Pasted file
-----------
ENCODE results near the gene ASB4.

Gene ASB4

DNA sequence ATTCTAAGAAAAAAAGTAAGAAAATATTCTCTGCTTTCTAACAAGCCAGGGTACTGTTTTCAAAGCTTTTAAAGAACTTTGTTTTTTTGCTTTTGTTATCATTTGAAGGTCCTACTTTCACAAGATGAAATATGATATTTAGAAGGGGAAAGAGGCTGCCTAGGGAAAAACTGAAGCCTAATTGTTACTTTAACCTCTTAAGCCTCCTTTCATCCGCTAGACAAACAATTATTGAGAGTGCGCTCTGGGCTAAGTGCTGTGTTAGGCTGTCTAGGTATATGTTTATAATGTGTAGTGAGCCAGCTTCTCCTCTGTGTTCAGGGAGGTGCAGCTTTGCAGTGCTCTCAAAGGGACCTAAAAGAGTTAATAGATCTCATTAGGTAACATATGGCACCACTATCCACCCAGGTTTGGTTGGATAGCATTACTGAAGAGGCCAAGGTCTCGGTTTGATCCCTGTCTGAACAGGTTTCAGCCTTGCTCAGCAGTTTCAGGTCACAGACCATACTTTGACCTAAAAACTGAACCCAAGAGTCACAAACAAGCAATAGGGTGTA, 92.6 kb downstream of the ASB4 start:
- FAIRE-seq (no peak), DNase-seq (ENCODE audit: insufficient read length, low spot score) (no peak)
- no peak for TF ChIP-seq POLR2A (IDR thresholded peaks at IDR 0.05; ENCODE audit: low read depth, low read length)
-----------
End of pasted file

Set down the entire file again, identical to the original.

ENCODE results near the gene ASB4.

Gene ASB4

DNA sequence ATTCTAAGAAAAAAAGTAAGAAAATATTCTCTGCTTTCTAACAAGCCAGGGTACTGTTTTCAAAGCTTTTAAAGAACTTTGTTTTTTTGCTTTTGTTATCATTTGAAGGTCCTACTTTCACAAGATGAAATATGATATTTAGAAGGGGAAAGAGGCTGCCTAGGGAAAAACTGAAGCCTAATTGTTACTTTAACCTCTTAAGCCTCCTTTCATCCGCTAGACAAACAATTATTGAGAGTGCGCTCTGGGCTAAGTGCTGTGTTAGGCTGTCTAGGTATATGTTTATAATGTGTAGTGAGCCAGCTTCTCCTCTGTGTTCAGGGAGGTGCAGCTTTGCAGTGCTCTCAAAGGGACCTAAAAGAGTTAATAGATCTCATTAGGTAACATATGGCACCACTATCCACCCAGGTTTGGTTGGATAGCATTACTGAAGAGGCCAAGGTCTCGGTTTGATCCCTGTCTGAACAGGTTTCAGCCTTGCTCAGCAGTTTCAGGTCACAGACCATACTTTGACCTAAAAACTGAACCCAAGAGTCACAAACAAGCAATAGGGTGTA, 92.6 kb downstream of the ASB4 start:
- FAIRE-seq (no peak), DNase-seq (ENCODE audit: insufficient read length, low spot score) (no peak)
- no peak for TF ChIP-seq POLR2A (IDR thresholded peaks at IDR 0.05; ENCODE audit: low read depth, low read length)